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Pharmacogenomics- A New Era in Precision Health

By April 26, 2018No Comments

Genomics is driving a paradigm shift from a disease-oriented health-care system to one that is more precise, personalized, predictive, preventative and cost effective.

Advancements in technology are helping make genomics more affordable and accessible than ever before. Likewise, societal attitudes toward genomics in clinical care are shifting. We are no longer asking ‘if’ genomics should be integrated with clinical care. Instead we are asking ‘when’ and ‘how’ we can use genomics to benefit as many people as possible.

With a vision to advance the use and application of genomics in clinical practice, Genome BC has invested almost $370 million in over 160 research projects. Genomics research is already saving lives and improving health outcomes and disease management for patients touched by cancer, heart disease, autism, epilepsy, rare diseases and other debilitating diseases. As genomics research moves from the bench to the bedside, clinical applications of genomics will affect many areas of medicine over the next 10-20 years, improving disease prevention, diagnosis, and treatment, as well as informing our approaches to wellness, nutrition, and public health.

Genome BC has had a long-standing interest in, and support for, a particular aspect of precision health called pharmacogenomics. Since 2004 we have invested in a number of projects analyzing the unintended side effects of medication, known as adverse drug reactions (ADRs). The discipline of pharmacogenomics, identifying gene variants that predispose people to serious side effects of medications or that alter the way your body will respond to, or metabolize, certain drugs, is being applied to improve the safety and efficacy of many therapeutics and treatments. We are funding teams across different levels of research in this critical field: in the hospital alongside clinicians, in the pharmacy and with primary care physicians.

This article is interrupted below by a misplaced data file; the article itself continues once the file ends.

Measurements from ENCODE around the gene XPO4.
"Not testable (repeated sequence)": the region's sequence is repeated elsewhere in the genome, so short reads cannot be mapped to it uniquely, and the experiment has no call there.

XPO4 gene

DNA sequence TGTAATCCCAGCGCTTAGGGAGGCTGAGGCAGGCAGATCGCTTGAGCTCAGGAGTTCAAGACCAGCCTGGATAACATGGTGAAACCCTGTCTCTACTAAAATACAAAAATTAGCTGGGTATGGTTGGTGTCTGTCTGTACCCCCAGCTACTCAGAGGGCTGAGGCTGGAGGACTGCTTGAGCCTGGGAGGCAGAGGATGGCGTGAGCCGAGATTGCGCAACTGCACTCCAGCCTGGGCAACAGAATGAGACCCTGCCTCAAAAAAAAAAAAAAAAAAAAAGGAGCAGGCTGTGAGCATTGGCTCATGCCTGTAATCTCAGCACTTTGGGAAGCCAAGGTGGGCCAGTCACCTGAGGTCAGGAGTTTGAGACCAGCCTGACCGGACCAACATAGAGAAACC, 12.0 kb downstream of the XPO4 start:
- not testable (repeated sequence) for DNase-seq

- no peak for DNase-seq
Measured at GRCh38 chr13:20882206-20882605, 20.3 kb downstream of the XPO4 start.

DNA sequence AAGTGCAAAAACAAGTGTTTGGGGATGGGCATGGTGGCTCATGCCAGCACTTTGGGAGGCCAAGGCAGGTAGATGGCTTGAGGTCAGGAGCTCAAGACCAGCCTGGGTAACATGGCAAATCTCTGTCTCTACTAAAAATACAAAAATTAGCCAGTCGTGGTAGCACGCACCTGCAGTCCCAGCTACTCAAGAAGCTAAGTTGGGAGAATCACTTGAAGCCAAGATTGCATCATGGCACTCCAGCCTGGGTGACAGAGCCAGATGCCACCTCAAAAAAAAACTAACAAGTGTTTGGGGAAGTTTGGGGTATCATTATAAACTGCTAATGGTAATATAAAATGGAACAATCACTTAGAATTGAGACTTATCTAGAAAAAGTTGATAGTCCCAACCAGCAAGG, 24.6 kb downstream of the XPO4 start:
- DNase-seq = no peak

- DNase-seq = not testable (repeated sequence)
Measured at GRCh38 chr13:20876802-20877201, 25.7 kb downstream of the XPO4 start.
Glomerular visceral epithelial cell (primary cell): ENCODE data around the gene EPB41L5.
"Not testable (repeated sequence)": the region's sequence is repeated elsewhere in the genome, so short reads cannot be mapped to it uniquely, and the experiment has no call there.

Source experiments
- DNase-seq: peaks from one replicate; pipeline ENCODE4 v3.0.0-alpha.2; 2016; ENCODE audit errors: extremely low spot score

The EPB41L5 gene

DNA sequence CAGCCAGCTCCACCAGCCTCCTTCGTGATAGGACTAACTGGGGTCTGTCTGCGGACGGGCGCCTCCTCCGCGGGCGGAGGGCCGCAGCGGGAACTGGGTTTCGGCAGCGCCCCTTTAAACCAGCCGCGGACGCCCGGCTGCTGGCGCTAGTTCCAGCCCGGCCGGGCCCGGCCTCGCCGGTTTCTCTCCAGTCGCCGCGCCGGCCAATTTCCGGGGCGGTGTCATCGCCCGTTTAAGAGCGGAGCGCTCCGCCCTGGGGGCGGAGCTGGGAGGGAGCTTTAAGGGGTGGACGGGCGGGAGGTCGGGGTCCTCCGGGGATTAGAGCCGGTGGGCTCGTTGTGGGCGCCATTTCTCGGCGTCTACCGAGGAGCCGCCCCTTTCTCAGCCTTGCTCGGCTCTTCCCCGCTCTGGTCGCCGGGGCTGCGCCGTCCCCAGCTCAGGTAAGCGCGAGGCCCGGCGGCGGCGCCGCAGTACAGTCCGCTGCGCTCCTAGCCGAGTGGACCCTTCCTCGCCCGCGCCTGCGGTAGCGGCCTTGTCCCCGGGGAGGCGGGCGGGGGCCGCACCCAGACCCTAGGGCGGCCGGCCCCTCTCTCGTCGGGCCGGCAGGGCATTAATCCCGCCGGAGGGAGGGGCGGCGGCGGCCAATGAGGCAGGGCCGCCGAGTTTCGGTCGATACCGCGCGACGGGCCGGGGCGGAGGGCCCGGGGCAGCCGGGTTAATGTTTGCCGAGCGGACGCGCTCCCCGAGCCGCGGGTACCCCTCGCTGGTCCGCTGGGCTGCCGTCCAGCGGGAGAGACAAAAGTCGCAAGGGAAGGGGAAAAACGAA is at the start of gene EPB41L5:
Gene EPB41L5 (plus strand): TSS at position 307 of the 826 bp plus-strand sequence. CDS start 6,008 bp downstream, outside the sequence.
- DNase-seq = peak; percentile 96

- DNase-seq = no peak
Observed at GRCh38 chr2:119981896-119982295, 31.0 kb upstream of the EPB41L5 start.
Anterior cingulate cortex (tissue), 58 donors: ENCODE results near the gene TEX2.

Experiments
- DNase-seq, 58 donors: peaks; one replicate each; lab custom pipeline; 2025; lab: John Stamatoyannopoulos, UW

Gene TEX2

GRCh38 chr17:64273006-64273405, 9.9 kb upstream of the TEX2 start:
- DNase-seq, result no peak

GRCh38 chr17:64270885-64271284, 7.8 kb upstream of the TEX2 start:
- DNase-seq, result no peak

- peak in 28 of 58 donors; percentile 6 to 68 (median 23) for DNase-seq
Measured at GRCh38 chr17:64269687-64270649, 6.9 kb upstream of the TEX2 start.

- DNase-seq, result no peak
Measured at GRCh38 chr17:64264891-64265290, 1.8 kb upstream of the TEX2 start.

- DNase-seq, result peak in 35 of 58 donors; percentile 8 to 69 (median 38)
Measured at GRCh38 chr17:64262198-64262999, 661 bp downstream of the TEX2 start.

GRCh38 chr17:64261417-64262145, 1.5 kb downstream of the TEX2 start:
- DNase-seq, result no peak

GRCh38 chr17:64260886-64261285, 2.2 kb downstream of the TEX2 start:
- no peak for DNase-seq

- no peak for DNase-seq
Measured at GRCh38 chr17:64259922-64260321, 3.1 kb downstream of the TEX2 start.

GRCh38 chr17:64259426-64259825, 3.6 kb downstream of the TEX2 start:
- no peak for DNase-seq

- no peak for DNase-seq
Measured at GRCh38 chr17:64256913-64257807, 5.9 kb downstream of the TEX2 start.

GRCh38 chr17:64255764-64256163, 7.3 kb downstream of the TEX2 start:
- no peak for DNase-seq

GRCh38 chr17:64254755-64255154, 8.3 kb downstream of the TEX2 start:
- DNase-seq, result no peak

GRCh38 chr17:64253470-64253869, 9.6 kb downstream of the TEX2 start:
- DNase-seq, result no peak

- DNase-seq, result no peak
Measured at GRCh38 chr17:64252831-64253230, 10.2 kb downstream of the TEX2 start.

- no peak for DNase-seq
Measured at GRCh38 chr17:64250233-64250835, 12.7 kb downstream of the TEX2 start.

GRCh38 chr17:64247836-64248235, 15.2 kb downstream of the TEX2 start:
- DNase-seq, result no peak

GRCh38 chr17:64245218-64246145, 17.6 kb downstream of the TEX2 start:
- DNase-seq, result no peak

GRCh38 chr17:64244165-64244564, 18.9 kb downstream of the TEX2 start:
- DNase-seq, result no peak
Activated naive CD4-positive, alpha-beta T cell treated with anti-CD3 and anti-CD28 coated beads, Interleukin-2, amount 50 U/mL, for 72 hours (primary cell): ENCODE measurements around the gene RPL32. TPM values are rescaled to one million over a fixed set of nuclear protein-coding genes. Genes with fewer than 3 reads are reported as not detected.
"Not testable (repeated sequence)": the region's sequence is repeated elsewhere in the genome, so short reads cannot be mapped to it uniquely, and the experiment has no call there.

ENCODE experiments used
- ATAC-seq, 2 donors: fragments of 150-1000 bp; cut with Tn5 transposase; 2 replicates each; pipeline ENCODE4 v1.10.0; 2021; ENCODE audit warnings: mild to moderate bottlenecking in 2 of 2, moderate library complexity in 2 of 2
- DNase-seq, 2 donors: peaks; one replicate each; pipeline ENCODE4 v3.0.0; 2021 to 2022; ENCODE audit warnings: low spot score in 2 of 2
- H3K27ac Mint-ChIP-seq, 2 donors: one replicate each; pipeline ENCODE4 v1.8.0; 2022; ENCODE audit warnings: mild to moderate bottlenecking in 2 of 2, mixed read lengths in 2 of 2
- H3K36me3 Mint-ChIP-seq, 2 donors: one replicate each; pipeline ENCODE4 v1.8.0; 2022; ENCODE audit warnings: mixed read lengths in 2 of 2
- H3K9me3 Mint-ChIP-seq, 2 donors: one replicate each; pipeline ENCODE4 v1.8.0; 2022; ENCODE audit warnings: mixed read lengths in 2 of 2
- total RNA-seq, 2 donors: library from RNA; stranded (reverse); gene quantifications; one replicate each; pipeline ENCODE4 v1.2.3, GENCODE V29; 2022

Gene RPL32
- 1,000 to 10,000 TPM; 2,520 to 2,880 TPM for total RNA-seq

At the hospital level Dr. Bruce Carleton and his team are working to prevent ADRs by developing laboratory tests to predict the likelihood of a childhood cancer patient developing an ADR and tools to incorporate these tests into clinical practice. At the pharmacy level another group, led by Dr. Corey Nislow and the BC Pharmacy Association, has developed a community pharmacist-based approach to pharmacogenomic testing wherein a patient’s saliva is tested for genes that will predict adverse reactions to commonly prescribed drugs. Finally, at the family physician level Dr. Martin Dawes and his multi-disciplinary team of doctors, pharmacists, and epidemiologists have developed TreatGx, a unique medication decision support system. Using the highest levels of evidence, TreatGX identifies personalized medication options for multiple common conditions. The options are presented to the doctor in an easy-to-read format with helpful information such as dosing instructions, potential adverse reactions, and medication cost comparisons.

Each of these research teams are bringing new understanding to the table, as well as integrating their work for maximum benefit to patients.